In research published Friday in The Lancet magazine, Professor David Nutt of Britain's Bristol University and colleagues proposed a new framework for the classification of harmful substances, based on the actual risks posed to society. Their ranking listed alcohol and tobacco among the top 10 most dangerous substances.
Nutt and colleagues used three factors to determine the harm associated with any drug: the physical harm to the user, the drug's potential for addiction, and the impact on society of drug use. The researchers asked two groups of experts _ psychiatrists specializing in addiction and legal or police officials with scientific or medical expertise _ to assign scores to 20 different drugs, including heroin, cocaine, Ecstasy, amphetamines, and LSD.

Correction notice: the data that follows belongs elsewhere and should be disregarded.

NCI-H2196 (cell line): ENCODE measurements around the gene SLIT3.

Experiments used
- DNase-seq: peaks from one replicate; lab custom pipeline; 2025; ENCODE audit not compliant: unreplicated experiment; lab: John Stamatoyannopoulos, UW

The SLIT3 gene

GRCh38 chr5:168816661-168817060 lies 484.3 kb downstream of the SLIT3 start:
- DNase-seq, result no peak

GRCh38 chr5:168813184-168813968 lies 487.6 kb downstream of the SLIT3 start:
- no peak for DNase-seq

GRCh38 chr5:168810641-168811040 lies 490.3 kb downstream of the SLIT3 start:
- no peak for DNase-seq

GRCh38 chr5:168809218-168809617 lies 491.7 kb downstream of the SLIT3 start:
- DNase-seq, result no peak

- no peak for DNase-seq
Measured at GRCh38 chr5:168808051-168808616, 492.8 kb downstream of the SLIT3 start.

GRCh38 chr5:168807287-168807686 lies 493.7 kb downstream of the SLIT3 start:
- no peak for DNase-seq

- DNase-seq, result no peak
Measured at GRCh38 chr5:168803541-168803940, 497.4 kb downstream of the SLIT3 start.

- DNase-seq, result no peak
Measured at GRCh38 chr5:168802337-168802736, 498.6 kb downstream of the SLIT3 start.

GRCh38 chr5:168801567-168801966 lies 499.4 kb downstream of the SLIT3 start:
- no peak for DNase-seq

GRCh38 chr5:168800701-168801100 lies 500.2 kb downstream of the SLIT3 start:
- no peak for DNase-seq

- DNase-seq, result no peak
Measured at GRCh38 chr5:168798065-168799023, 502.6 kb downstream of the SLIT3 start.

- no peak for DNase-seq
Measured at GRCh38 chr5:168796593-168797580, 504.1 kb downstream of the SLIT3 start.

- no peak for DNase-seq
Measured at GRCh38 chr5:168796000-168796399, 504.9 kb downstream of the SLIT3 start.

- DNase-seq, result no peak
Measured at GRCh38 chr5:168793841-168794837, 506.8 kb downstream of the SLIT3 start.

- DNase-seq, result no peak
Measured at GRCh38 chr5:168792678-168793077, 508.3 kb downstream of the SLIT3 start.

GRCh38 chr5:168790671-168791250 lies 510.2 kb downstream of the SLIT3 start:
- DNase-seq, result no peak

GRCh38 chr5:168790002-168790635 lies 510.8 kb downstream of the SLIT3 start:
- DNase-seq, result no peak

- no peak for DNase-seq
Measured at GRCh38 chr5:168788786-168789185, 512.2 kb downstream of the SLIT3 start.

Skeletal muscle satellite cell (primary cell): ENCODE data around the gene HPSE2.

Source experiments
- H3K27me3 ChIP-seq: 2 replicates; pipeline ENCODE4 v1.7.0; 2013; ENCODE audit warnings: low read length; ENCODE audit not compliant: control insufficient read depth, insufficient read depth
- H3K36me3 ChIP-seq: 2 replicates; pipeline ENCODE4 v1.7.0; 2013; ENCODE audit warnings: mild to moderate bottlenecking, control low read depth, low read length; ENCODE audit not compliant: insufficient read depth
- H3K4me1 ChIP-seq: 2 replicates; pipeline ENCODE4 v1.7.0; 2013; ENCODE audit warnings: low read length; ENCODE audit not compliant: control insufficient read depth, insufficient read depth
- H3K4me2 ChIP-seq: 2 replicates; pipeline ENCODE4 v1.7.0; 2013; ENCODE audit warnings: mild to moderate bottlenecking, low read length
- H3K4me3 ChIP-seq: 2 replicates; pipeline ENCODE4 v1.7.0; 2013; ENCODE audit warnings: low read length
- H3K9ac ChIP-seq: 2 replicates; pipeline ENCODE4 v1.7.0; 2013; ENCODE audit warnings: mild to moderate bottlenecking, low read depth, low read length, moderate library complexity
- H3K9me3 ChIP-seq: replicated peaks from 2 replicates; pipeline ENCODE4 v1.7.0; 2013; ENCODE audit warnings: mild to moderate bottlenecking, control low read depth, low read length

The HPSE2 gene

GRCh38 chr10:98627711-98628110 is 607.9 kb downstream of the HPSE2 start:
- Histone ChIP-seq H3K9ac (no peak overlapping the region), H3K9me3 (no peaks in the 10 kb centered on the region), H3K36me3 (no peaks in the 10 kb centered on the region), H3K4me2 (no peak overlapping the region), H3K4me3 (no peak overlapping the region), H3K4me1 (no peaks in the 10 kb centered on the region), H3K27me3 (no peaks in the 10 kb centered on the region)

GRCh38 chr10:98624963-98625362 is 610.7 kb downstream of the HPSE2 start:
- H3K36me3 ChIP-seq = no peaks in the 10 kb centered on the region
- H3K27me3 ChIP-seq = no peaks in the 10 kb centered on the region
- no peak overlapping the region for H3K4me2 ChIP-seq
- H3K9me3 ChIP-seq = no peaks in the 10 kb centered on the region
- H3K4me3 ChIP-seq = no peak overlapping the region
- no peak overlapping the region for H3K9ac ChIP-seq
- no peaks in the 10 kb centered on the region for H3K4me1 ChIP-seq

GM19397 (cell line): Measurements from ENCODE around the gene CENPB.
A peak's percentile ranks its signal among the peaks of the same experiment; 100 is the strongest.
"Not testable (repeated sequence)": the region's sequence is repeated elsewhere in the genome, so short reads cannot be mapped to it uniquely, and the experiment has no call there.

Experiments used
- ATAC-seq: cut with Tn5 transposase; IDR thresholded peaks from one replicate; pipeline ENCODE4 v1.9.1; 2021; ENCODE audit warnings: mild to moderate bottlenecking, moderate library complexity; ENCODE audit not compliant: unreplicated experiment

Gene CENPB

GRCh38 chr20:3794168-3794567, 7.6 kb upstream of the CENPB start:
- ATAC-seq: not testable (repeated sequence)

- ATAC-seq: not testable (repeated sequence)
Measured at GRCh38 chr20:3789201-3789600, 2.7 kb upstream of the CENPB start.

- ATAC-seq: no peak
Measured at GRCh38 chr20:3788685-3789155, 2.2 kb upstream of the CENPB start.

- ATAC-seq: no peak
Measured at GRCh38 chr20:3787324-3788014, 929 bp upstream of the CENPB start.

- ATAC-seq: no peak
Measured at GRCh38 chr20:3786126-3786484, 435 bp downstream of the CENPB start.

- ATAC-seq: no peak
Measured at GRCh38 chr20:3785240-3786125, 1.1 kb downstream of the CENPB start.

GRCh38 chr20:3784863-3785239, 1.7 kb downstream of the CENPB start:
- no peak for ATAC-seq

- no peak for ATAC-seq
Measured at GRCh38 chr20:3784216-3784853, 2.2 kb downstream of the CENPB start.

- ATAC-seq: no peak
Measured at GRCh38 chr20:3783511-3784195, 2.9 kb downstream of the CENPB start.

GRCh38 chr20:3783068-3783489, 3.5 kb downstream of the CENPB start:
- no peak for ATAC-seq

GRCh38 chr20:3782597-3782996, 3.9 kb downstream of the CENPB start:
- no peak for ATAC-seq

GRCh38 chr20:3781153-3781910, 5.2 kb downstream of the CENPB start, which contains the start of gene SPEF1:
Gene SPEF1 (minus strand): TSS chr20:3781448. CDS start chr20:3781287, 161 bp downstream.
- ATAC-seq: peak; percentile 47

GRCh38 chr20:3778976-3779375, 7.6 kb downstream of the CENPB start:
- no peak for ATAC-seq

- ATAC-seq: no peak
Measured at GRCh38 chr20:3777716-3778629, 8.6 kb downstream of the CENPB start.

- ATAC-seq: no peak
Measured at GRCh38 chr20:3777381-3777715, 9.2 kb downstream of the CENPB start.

For the impact on society did they factor in how much of the population regularly uses it? I'm actually hoping they didn't, thought of course its relevant, but those numbers could change, so they should not use that, and then as numbers increase/decrease governments and organizations can focus on whats becoming more dangerous because of number of users.
One thing though... how many long term studies can be done on the impact of other drugs compared to tobacco and alcohol to the user or society? Has other drugs shown to cause the user cancer or (incase of inhaled drugs) others?